Thomas Halaczinsky

From Wikipedia, the free encyclopedia
Jump to navigation Jump to search

Thomas Halaczinsky (born 3 October 1958, in Germany) is a filmmaker, producer,[1] photographer, and writer. He is the youngest child of composer and painter Rudolf Halaczinsky.

As a filmmaker, Halaczinsky earned his first critical acclaim as an associate producer for Calling the Ghosts (1996),[2] for which in 1997 he won an ACE award for International Informational Special or Series.[3] The documentary details the experience of Nusreta Sivac and Jadranka Cigelj at the Bosnian Serb-run Omarska camp in Bosnia and Herzegovina during the Bosnian War.

In 2004, his film "Don't Call it Heimweh" about Holocaust survivor Margot Friedlander[4] premiered at the Woodstock Film Festival.[5] In 2005, it was chosen as the opening film[6] at the Jewish Film Festival in Berlin.[7] The film also got attention by American psychoanalyst Roger Frie, who cites Halaczinsky's view in an essay in "Psychoanalytic Psychology" in 2012.[8] Halaczinsky revisited the film's subject and protagonist a couple of years later, resulting in the follow-up documentary "A long Way home" (2010), which the international broadcaster Deutsche Welle[9] first aired in 2010, simultaneously in German, English, Spanish and Arabic.

Since the late 2000s, Halaczinsky's focus has turned to New York City's waterfront and New York's island world. He produced and co-directed (with Sebastian Lemke) the documentary "Coney Island - A Last Summer[10]" for European television as a co-production of ZDF and arte in 2008. After hurricane Sandy had hit the New York/New Jersey area in October 2012, he produced and directed the short documentary "Sandy's Hidden Damage[11]".

Shortly after that, Halaczinsky began exploring the waters around New York City by sailboat, photographing and documenting the stories of the islands of New York along his journey. One of the results was the photo series "Archipelago New York", which won an honorable mention at Tokyo International Foto Awards in 2016.[12] A video installation about this exploration was featured at the international exhibition “Bitteres Wasser” at Galerie im Hafen Rummelsburg in Berlin.[13]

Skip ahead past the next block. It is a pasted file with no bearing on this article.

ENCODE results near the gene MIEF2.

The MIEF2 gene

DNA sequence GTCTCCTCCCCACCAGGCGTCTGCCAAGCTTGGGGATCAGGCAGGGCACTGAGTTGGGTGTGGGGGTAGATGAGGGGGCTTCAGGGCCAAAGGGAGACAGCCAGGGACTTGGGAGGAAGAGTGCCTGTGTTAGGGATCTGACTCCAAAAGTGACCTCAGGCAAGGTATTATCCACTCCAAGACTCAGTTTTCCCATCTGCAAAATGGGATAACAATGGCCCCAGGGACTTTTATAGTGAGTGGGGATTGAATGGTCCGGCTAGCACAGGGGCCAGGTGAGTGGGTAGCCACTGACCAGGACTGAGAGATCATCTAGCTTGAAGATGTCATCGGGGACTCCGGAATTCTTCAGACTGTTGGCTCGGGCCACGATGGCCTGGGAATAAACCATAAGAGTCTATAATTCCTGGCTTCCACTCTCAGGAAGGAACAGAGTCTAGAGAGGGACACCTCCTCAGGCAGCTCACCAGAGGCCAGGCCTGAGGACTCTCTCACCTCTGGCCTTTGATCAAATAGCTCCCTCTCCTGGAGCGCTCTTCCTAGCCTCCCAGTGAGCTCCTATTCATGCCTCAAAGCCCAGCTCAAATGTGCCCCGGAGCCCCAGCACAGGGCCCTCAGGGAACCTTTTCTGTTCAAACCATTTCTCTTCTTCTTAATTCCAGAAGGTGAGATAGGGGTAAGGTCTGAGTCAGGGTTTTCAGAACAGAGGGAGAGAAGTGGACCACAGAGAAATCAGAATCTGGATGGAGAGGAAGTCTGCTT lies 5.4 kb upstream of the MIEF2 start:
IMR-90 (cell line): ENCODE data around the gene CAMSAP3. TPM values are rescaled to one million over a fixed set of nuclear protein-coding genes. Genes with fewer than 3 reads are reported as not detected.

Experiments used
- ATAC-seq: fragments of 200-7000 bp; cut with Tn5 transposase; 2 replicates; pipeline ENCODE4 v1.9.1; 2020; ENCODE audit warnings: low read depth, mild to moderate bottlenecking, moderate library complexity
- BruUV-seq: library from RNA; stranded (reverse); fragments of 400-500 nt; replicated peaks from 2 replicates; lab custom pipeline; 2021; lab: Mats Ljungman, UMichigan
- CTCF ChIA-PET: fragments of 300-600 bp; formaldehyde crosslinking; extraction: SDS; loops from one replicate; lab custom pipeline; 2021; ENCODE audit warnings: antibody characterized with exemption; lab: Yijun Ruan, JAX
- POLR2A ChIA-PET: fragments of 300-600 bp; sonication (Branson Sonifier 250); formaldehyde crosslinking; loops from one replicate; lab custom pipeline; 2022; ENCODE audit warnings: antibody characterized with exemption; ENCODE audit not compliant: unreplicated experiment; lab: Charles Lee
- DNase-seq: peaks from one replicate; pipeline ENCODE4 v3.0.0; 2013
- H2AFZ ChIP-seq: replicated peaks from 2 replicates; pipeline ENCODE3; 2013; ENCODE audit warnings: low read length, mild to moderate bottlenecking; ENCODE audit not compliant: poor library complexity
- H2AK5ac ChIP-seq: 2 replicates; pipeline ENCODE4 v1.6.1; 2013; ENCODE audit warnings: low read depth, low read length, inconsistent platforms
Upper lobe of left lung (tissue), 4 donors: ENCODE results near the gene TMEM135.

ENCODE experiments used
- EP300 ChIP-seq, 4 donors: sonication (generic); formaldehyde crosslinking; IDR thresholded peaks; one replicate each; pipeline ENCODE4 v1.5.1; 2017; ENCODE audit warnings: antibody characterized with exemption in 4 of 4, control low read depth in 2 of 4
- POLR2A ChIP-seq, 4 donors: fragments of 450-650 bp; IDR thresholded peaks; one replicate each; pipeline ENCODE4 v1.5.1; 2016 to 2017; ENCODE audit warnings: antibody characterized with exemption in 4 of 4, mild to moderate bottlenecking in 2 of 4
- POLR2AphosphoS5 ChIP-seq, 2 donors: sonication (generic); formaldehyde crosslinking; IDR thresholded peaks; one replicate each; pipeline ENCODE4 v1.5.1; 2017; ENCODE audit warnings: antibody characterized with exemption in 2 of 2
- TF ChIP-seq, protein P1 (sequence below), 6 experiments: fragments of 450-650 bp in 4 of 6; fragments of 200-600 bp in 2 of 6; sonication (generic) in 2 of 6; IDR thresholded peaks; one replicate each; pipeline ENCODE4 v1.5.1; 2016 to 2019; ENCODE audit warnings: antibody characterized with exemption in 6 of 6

While sailing the New York island world following the route of historical Dutch explorer Adriaen Block, Halaczinsky also wrote about his search for a sense of place. Combining his photos with his writing, he created the book "Archipelago New York", which was picked up by Schiffer Publishing and will be released in 2018.[14]

References[edit]

  1. ^ Thomas Halaczinsky at IMDb
  2. ^ IMDb about "Calling The Ghosts"
  3. ^ Ray Richmond. "HBO leads CableAces with 32 nods" Variety 16 November 1997. Retrieved on 22 October 2013.
  4. ^ Donald Snyder. "Try to make a life': 92-year-old Holocaust survivor moves back to Berlin" NBC News Berlin, 28 September 2013. Retrieved 22 October 2013.
  5. ^ Woodstock Film Festival schedule 2004
  6. ^ "Alles auf Suppe! Berliner Morgenpost Berlin, 19 Juni 2005. Retrieved 22 October 2013.
  7. ^ Jewish Film Festival schedule 2005
  8. ^ Roger Frie. "Memory and Responsibility" Psychoanalytic Psychology 2012, Vol. 29, No 2.
  9. ^ Deutsche Welle
  10. ^ "Coney Island - A Last Summer". german-documentaries.de. Retrieved 2017-11-14.
  11. ^ "NY Sea Grant | NYSG: Coastal Processes & Hazards (Documentary - Superstorm Sandy, Oct'13)". seagrant.sunysb.edu. Retrieved 2017-11-14.
  12. ^ "Winner - Archipelago New York". www.tokyofotoawards.jp. Retrieved 2017-11-14.
  13. ^ "Bitteres Wasser – On Water". on-water.org. Retrieved 2017-11-14.
  14. ^ "Archipelago New York - Schiffer Publishing". www.schifferbooks.com. Retrieved 2017-11-14.

External links[edit]